Hitler and his staff.  Question:  You have done that,
have
        you, since?  Answer: I have not.  Question: You have
not
        done those things?  Answer:  I have carried out no
        investigation in equivalent depth of the Holocaust.
        Question: But your mind changed?  Answer: My mind has
now
        changed.  Question:  You no longer believe it? Answer:
        I have now begun to challenge that.  I understand it
is
        now a subject open to debate.  Question: But your
belief
        changed, even though you did not do any research?  Is
that
        what you are saying?  Answer:  My belief has now
changed
        because I understand that the whole of the Holocaust
        mythology is after all open to doubt, and certainly in
the
        course of what I have read in the last few days, in
fact
        in this trial, I am now becoming more and more
hardened in
        this view".
                  Mr Irving, what had you read that led to
such a
        volte-face during those last few days?
   A.   A few figures in a column of chemical tests.
Percentages.
   Q.   You had read a few figures in a column in Mr Leuchter
        report.  Is that right?
   A.   In the laboratory analysis appended to the Leuchter
        report.
   Q.   That evidence, I think I am right in saying, was given
on
        25th April, 1988?
   A.   Yes.
   Q.   I think your diary entry for the 22nd, which is a
Friday,

.          P-114



        tells us this.  I will just read it: "Breakfast in the
        Carven Inn.  Hans Zundel and defence lawyer Douglas
        Christie came around 8.30 am for a briefing session.
        I told them I had read Leuchter's report on Auschwitz
and
        am much impressed".  What is the truth of this?
   A.   Yes.
   Q.   Which?
   A.   I beg your pardon?
   Q.   The two things are not the same.
   A.   Well, obviously, if the report is one inch thick and
has
        only been given to me either that morning or the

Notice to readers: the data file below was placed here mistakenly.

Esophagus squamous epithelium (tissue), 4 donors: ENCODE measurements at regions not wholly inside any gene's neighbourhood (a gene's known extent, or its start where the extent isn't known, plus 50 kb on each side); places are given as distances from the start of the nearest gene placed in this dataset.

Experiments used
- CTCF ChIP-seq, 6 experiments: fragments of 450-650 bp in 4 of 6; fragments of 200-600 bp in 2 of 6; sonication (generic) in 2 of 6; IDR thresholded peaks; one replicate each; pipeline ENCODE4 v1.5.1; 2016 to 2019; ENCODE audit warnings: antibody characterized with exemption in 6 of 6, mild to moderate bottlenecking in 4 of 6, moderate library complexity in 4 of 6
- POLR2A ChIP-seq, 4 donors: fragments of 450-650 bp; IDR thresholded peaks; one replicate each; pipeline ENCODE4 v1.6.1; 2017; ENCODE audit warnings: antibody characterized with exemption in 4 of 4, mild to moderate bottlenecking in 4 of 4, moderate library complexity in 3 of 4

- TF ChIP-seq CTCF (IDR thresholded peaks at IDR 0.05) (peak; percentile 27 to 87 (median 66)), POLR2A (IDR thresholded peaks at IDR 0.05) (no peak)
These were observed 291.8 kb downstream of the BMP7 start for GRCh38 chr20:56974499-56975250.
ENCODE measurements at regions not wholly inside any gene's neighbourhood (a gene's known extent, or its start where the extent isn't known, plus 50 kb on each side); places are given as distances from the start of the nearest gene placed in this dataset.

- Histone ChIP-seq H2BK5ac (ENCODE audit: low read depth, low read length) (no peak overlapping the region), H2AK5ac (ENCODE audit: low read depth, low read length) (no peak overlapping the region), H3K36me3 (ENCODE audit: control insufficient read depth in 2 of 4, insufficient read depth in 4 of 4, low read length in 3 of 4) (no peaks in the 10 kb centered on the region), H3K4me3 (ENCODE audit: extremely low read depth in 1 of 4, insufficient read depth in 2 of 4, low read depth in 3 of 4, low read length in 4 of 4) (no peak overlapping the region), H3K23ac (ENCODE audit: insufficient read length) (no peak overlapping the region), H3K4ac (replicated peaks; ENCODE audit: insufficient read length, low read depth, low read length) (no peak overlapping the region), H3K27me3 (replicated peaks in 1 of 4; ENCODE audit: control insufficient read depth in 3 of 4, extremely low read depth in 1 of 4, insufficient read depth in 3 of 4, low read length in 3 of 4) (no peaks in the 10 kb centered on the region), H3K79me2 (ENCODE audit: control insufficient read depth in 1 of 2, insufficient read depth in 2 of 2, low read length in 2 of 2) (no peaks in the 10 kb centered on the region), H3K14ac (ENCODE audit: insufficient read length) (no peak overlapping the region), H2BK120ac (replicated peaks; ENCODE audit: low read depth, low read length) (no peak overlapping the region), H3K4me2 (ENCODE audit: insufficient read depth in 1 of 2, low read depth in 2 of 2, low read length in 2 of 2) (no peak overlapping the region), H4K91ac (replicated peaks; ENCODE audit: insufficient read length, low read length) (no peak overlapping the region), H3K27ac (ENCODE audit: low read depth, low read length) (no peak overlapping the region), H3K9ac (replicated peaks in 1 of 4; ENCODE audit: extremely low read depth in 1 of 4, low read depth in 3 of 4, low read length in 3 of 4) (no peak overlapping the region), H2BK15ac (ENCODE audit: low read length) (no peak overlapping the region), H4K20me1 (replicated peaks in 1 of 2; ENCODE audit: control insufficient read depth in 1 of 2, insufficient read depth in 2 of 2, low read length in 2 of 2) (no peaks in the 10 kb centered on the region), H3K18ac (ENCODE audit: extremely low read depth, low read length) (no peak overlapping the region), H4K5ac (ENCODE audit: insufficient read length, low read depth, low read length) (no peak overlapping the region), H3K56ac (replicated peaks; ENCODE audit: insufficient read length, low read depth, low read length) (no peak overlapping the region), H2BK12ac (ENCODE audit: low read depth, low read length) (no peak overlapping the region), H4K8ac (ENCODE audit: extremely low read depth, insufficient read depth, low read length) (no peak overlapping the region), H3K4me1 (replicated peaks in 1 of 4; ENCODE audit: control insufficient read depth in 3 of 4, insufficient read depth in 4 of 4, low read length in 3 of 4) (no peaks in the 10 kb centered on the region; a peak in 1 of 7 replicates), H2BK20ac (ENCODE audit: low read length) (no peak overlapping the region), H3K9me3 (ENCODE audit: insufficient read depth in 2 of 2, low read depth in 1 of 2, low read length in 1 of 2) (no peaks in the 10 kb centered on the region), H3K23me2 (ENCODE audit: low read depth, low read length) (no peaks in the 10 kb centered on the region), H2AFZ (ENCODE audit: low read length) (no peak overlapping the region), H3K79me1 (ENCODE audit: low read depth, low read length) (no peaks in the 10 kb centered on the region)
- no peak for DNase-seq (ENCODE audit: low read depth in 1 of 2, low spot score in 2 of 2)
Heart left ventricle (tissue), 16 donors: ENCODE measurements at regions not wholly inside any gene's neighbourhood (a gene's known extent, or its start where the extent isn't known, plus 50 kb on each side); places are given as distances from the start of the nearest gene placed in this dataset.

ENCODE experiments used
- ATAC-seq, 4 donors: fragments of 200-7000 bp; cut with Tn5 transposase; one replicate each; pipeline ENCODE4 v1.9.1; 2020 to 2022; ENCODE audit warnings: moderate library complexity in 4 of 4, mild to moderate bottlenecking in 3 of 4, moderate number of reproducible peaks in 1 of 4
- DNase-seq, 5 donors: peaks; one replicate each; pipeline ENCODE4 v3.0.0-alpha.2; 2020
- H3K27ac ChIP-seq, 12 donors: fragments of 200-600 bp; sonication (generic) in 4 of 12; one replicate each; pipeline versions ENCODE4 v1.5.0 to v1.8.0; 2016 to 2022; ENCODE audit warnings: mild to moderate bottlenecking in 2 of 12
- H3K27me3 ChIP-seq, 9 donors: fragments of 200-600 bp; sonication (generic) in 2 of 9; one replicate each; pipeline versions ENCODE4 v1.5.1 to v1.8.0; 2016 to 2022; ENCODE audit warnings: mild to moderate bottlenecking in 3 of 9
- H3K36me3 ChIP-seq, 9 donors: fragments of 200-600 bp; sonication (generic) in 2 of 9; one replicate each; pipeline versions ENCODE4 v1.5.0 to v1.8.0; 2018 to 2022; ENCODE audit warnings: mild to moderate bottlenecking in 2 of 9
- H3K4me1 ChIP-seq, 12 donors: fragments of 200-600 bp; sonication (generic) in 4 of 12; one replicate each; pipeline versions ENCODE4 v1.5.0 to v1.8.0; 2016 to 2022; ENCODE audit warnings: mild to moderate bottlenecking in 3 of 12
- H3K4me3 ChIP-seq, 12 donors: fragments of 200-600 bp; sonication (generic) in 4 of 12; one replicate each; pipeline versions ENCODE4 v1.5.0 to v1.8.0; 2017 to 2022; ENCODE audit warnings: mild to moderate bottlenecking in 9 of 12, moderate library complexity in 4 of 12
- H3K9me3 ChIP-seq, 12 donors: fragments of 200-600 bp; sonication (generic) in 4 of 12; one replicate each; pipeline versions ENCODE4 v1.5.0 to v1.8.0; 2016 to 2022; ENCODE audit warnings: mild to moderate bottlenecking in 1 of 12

previous
        evening, I have not read the entire report one inch
        thick.  But I have read the relevant part they are
        interested in.
   Q.   The last entry for the previous day, which is 21
April,
        which is a Thursday, you said this in your diary.  I
do
        not know whether you are intending to publish your
diaries
        but you say this:  "Zundel says I give evidence
tomorrow.
        Read their lab reports on Auschwitz until late.  Bed
        around 11" p.m.
   A.   I do emphasis that I have not read those diaries since
        I wrote them 12 years ago, but that precisely confirms
my
        memory.  I read the lab reports, the percentages,
until 12
        a.m. There are quite a few pages of them.
   Q.   When you tell them next morning at breakfast time that
you
        had read Leichter's report on Auschwitz "and am much

.          P-115



        impressed", that is a shorthand way of saying "I have
read
        some small part of the Leichter report".  Is that
right?
   A.   I think so, the relevant part.
   MR JUSTICE GRAY:  Because that is the guts of it, really,
the
        lab reports?  Is what you are saying?
   A.   They may have drawn my attention specifically to the
lab
        reports, but the answer to your question is yes.
   MR RAMPTON:  I am not suggesting that what you said in
answer
        to those questions on 25th April in the court in
Toronto
        were false answers.  What I question is this.  Do you
        think it sensible -- I will use a neutral word to
begin
        with Mr Irving -- for a man in your position, who has
        gone all the way to Canada to give expert evidence on
a
        different aspect of the case, to arrive at so certain
a
        conclusion on the basis of one part evening's reading
of
        one part of a report made by a man -- we will come to
his
        qualifications in a moment -- who, so far as you were
        aware at that date, was not known to history?
   A.   Was not known to ----
   Q.   Was not known to history as a scholarly discipline?
   A.   There are several questions contained in that
question.
   MR JUSTICE GRAY:  It is all one question.  It is a long
        question, but I think it is an important question.
   A.   It is, but there are several questions contained
within a
        question there.  Would you break it up into
fragmentary
        questions, one question at a time?

.          P-116